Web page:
A major vulnerability in Adobe Reader has been detected by Trend Micro.

 

Adobe released an update for Adobe Acrobat 8 and Adobe Reader 8 last week while a working exploit code for the util.printf() vulnerability was released a day later. Trend Micro reported that malware authors were quick to use the exploit for their own gain.

 

Research manager Ivan Macalintal was alerted to the discovery of malicious .PDFs that exploit the Adobe Reader vulnerability, which Trend Micro now detects as TROJ_PIDIEF.CB. He reported that users with unpatched Adobe Reader software may be infected when they unknowingly access a certain remote website or are redirected from malicious banners and ads.

 

The explanation from Adobe was that critical vulnerabilities would cause the application to crash and could potentially allow an attacker to take control of the affected system.

 

Trend Micro reports that working as a buffer overflow, upon execution the TROJ_PIDIEF.CB could crash Reader and then allow a malicious user to take control of an affected system. This compromises system security and exposes it to more threats as malicious users could easily dump adware and malicious programs under the VUNDO, VIRTUMON, and in some cases, also VIRUT families into infected PCs.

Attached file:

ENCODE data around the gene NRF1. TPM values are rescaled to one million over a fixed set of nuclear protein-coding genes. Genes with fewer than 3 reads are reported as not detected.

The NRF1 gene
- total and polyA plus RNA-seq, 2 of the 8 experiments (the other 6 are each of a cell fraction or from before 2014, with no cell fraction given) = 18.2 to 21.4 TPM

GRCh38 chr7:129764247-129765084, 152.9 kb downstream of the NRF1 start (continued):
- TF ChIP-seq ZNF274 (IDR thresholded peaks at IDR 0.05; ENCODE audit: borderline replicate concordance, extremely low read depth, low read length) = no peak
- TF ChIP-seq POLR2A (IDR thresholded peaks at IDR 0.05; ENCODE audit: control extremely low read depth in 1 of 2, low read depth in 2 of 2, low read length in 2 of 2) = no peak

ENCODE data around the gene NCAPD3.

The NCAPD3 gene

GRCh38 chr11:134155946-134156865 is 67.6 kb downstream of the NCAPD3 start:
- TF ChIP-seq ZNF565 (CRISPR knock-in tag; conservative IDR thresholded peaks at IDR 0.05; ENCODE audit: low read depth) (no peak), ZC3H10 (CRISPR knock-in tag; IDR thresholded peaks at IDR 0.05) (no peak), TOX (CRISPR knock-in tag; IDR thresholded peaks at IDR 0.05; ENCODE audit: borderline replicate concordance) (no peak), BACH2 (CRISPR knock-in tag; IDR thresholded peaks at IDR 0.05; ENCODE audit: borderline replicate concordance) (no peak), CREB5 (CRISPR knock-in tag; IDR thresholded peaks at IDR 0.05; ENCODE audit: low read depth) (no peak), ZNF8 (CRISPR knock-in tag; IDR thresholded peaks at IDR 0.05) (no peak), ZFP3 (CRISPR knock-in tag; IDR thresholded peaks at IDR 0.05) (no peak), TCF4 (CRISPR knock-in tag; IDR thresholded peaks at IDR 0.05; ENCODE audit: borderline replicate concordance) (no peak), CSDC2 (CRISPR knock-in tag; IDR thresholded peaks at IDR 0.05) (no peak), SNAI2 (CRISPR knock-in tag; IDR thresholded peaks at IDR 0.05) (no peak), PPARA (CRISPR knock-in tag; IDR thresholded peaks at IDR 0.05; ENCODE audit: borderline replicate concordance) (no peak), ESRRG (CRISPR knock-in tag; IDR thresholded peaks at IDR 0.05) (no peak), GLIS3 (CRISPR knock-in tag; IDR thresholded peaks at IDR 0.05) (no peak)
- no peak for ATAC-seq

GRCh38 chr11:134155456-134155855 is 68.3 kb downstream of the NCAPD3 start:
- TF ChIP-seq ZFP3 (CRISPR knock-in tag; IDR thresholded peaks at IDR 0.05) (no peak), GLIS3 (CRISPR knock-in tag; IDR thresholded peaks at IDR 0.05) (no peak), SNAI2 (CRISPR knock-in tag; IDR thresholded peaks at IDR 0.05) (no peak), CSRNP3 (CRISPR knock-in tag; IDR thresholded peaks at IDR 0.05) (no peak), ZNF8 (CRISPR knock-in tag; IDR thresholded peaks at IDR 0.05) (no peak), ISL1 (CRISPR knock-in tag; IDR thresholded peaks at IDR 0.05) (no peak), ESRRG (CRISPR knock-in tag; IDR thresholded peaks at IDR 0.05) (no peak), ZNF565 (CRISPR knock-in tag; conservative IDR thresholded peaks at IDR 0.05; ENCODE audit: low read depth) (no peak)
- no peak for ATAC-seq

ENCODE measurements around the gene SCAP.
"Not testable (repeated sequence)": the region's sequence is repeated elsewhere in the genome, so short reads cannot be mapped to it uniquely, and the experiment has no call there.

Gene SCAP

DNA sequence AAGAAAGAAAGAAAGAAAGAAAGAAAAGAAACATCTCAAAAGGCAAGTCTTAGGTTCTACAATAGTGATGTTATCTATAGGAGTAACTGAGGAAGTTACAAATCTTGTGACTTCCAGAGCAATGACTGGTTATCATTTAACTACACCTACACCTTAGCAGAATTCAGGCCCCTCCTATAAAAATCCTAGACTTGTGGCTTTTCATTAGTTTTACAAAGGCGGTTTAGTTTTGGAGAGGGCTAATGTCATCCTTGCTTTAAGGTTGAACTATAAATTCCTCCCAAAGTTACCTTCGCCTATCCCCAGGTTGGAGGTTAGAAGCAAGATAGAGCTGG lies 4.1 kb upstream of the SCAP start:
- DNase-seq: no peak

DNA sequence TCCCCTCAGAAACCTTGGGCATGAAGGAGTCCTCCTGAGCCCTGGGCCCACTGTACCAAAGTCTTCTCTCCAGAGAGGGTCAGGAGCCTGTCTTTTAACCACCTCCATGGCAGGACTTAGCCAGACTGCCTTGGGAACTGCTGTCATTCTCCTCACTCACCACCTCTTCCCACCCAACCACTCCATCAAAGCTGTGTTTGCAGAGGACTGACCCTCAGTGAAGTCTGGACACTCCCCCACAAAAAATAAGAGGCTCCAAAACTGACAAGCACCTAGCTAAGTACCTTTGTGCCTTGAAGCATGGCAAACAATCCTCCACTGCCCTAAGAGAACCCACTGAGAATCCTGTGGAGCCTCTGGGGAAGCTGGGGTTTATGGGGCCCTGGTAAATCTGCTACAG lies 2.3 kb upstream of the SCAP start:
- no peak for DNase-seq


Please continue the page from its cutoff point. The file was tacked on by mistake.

One of the vulnerabilities was that multiple input validation issues could potentially lead to remote code execution and Adobe categorised this as a critical issue and recommended that users apply the update for their product installations.

 

Rik Ferguson, senior security advisor at Trend Micro, said: “This exploit appears to be taking advantage of a buffer overflow vulnerability, where the vulnerable application doesn't correctly validate data input. When an unexpected amount of data is entered, without proper bounds checking, the application can crash, also potentially allowing an attacker to execute code with elevated permissions. Buffer overflows constitute a very widely exploited weakness in general, in the world of cybercrime.

"Successful exploitation of this vulnerability leaves the victim PC open to further threats, for example the remote installation of the VUNDO family of malware. VUNDO is a Trojan, and a particularly effective one, which can install rogue anti-virus among other delights. This could potentially affect a lot of people as so many have of us have Acrobat installed on our computers. When I have run into the VUNDO Trojan on the machines that I have cleaned up for friends, I have seen it can download and install all kinds of very tough-to-remove malware."